May 17, 2015

The Newfronts Blend Into The Upfronts and No One Bats An Eye

Originally published at BRaVe Ventures 

 Meet the Newfronts. They’re the same as the Upfronts. And maybe that’s the way it should be. The division between network television, over the top television and online video is an artificial one, based on fifty year old business models, not on the way that consumers currently watch video programming. 

But since they’re the ones paying the bills, perhaps we should pay attention to them. If the newfronts and the upfronts are any indication, the networks and MCNs already do seem to be paying attention. They may not be ready to admit that they’ve been listening, but the evidence indicates they are. 

Slowly but surely they’ve been changing, shifting what’s important and emphasizing the assets that will be important in the years ahead. So while everyone was talking (again) about “reach” that wasn’t the real story at this years shows, which is that everyone from networks to MCNs to hybrids like Hulu is starting to adjust to the new reality. 

There are four pillars to the new ecosystem that’s starting to form within this new reality and each one will help to shape the future of television. 

 The first pillar is data and this is probably the most important of the four. Years of relying on imperfect Nielsen data put the television industry in data avoidance mode. Yet data is the key to so many decisions: programming choices, audience acquisition and retention plays, targeted advertising. Everyone was talking about data this year, from long-established broadcast networks to just-formed MCNs and the story was the same: the more we know, the better decisions we can make, the more that benefits everyone involved. 

The second pillar is content. Quality content to be specific. With the rise of binge viewing, studios and showrunners all realized that their shows could have a long tail. That high quality shows that resonated could now look forward to attracting audiences for 10, 20, 30 years and that like movies, well done TV series could become classics. This realization resonated throughout the entire ecosystem as streaming players like Hulu announced additional investments in original content, TNT and TBS promised a major content upgrade and MCNs plussed up the production values of their web series.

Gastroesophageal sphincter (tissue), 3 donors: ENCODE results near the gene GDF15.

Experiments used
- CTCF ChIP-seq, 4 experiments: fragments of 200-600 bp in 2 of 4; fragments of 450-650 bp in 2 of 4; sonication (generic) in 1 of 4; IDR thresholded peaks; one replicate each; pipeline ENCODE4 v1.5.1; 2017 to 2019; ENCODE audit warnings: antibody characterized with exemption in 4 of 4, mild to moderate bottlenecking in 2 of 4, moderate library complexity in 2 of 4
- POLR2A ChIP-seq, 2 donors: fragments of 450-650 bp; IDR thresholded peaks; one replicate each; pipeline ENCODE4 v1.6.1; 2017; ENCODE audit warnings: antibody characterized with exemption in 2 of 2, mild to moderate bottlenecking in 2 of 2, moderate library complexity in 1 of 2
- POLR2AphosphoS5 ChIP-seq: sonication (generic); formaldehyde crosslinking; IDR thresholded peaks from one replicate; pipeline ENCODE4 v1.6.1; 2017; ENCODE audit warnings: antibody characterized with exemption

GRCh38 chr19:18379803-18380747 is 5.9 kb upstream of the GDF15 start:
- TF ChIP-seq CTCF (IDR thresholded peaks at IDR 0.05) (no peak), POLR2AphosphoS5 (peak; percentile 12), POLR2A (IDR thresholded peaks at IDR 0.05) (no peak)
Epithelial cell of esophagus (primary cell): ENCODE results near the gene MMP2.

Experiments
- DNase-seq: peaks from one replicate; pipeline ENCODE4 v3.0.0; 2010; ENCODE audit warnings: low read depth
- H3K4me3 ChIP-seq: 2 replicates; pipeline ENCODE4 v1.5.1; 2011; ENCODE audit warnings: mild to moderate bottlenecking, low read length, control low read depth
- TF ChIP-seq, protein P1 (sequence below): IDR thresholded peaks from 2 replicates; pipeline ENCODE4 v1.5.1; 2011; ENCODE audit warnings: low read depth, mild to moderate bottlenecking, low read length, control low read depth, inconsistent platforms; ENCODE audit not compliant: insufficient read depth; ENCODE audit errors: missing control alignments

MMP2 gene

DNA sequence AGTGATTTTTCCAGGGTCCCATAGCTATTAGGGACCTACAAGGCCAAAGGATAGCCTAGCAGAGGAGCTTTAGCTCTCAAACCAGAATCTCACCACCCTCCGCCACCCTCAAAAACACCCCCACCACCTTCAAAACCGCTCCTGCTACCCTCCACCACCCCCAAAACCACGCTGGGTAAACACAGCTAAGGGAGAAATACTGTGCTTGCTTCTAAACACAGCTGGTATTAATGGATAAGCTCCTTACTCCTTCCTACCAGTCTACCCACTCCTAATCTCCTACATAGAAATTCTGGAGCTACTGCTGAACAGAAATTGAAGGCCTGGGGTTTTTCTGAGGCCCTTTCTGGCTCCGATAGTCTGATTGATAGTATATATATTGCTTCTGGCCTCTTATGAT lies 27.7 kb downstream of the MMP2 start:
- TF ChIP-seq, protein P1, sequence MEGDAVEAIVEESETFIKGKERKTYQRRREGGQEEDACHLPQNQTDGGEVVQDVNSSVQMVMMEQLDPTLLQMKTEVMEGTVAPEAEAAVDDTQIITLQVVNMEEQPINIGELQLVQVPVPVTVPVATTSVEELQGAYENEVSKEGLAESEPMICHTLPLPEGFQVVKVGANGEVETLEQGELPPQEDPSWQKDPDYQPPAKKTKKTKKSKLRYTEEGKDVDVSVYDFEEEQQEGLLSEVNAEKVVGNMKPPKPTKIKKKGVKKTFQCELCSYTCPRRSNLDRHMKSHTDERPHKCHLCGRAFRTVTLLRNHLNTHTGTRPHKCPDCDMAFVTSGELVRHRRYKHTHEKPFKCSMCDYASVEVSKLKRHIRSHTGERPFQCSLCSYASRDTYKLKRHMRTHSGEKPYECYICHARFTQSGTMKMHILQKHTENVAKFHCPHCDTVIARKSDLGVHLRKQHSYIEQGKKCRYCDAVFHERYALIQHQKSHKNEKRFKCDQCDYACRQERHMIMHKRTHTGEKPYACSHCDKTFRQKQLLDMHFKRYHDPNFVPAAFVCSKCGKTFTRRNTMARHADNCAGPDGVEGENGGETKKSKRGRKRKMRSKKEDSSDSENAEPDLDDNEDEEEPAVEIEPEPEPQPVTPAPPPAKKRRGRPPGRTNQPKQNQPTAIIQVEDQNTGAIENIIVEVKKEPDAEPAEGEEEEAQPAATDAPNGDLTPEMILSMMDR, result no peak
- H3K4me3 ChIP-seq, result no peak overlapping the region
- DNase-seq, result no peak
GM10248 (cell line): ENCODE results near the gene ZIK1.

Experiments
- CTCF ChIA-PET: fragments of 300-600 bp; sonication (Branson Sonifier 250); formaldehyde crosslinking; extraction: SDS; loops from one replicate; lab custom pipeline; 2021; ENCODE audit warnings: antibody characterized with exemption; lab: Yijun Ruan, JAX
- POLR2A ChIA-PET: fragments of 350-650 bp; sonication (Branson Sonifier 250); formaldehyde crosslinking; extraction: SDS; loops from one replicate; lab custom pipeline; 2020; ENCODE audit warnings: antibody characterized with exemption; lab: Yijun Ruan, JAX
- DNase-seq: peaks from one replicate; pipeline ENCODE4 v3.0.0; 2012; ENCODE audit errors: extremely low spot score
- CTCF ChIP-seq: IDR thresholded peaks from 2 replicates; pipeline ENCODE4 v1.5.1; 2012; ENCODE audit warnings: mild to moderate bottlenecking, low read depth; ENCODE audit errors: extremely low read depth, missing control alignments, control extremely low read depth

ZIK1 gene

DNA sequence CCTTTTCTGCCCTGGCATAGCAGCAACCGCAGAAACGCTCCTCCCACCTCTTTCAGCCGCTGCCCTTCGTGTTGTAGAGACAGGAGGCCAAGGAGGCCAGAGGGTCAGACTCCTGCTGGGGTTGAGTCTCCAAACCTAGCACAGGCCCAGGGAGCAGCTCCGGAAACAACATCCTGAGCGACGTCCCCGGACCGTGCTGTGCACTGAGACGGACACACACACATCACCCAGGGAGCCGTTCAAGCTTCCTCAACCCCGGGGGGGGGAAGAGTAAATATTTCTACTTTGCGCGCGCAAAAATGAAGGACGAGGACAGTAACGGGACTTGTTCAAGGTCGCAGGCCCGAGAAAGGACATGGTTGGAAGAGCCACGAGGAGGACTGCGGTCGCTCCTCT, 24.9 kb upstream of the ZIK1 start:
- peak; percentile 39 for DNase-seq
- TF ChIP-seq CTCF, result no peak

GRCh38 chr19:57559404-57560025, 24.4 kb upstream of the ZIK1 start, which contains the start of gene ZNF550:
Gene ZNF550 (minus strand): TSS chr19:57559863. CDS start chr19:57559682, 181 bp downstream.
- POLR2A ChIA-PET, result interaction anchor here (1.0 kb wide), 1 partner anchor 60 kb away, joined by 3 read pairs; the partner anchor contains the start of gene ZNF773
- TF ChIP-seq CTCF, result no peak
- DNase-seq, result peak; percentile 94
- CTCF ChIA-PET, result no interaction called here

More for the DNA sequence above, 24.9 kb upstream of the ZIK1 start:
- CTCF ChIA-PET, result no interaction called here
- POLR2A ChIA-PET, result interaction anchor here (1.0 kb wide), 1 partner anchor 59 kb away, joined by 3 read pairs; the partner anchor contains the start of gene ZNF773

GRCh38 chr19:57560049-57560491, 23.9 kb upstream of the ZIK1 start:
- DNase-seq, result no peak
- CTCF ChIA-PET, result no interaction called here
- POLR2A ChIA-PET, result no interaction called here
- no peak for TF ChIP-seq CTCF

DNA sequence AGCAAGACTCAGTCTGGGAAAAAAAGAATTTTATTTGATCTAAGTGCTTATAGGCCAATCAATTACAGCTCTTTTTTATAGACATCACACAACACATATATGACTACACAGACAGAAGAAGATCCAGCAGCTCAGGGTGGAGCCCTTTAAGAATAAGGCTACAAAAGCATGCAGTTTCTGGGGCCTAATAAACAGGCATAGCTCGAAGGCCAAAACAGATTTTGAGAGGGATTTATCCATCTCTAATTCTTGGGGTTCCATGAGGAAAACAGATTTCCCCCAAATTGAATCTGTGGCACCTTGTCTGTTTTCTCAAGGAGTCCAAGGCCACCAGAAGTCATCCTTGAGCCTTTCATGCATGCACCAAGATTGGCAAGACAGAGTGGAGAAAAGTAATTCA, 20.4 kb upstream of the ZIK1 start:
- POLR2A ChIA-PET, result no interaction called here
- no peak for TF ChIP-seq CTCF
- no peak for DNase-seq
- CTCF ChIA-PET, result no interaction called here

The third pillar of the new TV universe is social. MCNs have long known the value of social media as their stars rack up millions of fans across multiple platforms, providing a ready made audience for their videos and, as stars like AwesomenessTV’s Cameron Dallas have shown, their movies. Traditional TV is fast catching up as studios and showrunners are beginning to see the value that authentic second screen content and social interactions can bring and how they can help build audiences (particularly among the #massivepassives) while providing valuable data for programming decisions as well. That’s why everyone was announcing their social plays like Turner’s Sociology, a tool that provides advertisers with social data, insights and optimization around branded content. 

As viewers get used to watching more and more TV without any advertising (thank you, Reed Hastings) it gets harder and harder to get them to suffer through blocks of interruptive advertising. That’s why #createdwith content — branded content that’s created with talent from MCNs and television— has become more and more popular. #CreatedWith content feels more like entertainment than advertising and thus the creators don’t sound like shills. Many major brands are jumping on the #CreatedWith bandwagon as are programmers: Hulu even introduced their own version of branded content created in conjunction with stars of their original series. It’s a win for everyone: brands, networks, talent and the folks at home. 

The Verizon/AOL merger landed smack dab in the middle of the upfronts and temporarily stole some of the thunder from the networks. As well it should have. While many in the media dismissed AOL as a leftover from the Clinton era, it has, as we pointed out, transformed itself into an ad tech powerhouse. What’s more, AOL’s deals with the likes of NBCU  and Verizon’s deal with gives the combine organization a range of content to offer viewers, everything from short form to long form to binge bait, which is exactly what the people want: a range of options, all available through the same provider. That is the future and a perfect synthesis of what we saw coming out of both the newfronts and the upfronts. 

The (r)evolution is here. Viewership habits have changed forever and the people who produce the programming, whether they are networks or MCNs or somewhere in between, are starting to change along with them.  Stay tuned.

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